Salt marshes were created on the coast of Delfzijl in 2018. A section has been used as a trial location for salt marsh development. Researchers from EcoShape studied the salt marsh for two years to learn more about the construction and development of salt marshes. The results of this trial can be used worldwide on sediment-rich coasts to enhance coastal protection and biodiversity.
The research focused on the change in the height of the marsh surface due to sediment accretion, wave attenuation and the development of biodiversity on the salt marsh. The findings are positive. The vegetation is developing rapidly and model studies based on the current observations show that the height of waves passing through the salt marsh can be reduced by up to 60 percent.
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Matching sea level rise
Salt marshes are valuable nature areas and, with their rich vegetation, they act as natural breakwaters. Because salt marshes capture sediment, they can rise in line with the sea level. In addition, salt marshes capture CO2 and improve water quality. Encouraging the development of salt marshes is an example of Building with Nature.
Presence of sediment important
The 15-hectare test location was split up into eight sections which varied in terms of the percentage of sediment in the ground and the sowing of samphire. It emerged from the study that there is virtually no difference between the sections with 20 and 50 percent sediment in the ground. In sections with only 5 percent sediment, little vegetation grew.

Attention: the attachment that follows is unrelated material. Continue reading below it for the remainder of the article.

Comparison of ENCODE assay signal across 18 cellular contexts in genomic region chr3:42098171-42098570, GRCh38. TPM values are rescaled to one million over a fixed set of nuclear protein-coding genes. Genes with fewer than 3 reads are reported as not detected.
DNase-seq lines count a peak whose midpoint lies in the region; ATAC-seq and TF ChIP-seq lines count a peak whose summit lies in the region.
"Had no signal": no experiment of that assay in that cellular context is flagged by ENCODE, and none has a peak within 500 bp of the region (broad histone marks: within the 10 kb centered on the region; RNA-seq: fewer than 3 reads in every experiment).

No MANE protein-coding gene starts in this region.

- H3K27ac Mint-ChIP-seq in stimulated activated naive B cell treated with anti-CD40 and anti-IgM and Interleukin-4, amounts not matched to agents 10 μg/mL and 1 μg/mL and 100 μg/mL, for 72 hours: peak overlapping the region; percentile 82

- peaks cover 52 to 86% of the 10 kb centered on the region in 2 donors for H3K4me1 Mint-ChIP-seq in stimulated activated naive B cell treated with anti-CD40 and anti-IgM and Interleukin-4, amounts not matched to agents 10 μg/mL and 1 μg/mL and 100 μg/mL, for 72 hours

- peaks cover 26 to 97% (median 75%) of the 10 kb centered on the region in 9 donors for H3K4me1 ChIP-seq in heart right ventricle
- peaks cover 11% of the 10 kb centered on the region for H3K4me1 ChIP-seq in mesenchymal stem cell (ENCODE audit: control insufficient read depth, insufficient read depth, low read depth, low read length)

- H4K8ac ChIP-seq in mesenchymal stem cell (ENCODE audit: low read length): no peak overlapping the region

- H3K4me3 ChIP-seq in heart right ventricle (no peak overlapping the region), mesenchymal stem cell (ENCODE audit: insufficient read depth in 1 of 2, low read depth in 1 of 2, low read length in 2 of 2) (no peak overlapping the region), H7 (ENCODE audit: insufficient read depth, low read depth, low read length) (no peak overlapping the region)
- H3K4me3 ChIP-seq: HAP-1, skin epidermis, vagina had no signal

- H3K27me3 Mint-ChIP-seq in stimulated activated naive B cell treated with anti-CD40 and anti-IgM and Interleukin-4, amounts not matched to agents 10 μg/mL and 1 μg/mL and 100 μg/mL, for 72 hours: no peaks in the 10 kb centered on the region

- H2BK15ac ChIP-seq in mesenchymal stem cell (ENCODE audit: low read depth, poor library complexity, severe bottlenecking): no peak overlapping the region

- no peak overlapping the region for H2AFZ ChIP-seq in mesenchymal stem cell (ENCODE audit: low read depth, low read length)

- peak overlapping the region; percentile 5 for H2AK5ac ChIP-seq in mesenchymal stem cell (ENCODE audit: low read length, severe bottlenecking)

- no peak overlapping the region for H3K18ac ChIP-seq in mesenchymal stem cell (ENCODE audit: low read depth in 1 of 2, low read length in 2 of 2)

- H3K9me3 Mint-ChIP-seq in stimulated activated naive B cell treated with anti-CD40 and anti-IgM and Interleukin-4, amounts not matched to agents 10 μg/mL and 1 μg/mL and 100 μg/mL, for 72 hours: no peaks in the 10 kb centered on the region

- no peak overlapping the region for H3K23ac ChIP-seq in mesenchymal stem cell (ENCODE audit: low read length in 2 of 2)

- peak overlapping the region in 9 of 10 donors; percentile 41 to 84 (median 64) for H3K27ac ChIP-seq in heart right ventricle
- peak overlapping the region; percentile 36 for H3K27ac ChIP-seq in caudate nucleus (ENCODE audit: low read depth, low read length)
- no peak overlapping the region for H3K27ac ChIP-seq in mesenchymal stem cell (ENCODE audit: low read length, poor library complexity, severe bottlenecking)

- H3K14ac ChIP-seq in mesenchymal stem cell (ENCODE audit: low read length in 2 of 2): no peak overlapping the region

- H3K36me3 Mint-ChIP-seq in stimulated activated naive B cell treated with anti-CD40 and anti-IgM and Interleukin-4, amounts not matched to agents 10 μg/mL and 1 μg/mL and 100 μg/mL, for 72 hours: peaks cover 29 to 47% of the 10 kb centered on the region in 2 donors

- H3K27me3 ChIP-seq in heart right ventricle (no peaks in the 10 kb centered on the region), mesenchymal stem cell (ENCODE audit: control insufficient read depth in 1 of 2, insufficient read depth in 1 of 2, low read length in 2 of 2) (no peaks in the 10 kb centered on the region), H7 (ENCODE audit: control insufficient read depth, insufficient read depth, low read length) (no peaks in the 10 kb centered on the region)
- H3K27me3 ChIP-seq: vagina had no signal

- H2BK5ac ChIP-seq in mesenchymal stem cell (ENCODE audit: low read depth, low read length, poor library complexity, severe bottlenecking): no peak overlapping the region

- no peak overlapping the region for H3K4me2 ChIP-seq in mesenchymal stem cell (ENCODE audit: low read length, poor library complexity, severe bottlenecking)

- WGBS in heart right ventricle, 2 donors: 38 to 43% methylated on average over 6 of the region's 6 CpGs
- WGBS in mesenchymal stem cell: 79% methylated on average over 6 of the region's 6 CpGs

Sowing samphire had an effect in the first year only. Project leader Petra Dankers: “It is striking that there is now just as much vegetation in places where no samphire was sown. Sowing vegetation helped in the beginning but the effect was negligible after two years. In the meantime, 28 plant species have been found. That demonstrates that the wind and currents deliver enough seeds naturally.”
Research reports and book
The research reports are now available on the EcoShape webpage of Salt marsh development Marconi Delfzijl (linked below). The salt marsh also serves as a case in the recently published book ‘Building with Nature – Creating, Implementing and Upscaling Nature-based Solutions’.
The research is part of the Marconi Buitendijks project, a joint project of the provincial authority of Groningen, the municipal authority of Delfzijl and the programme EemsDollard2050. The EcoShape partners Wageningen Marine Research, Royal HaskoningDHV, Arcadis and Deltares conducted the study. The Wadden Fund is a major financier.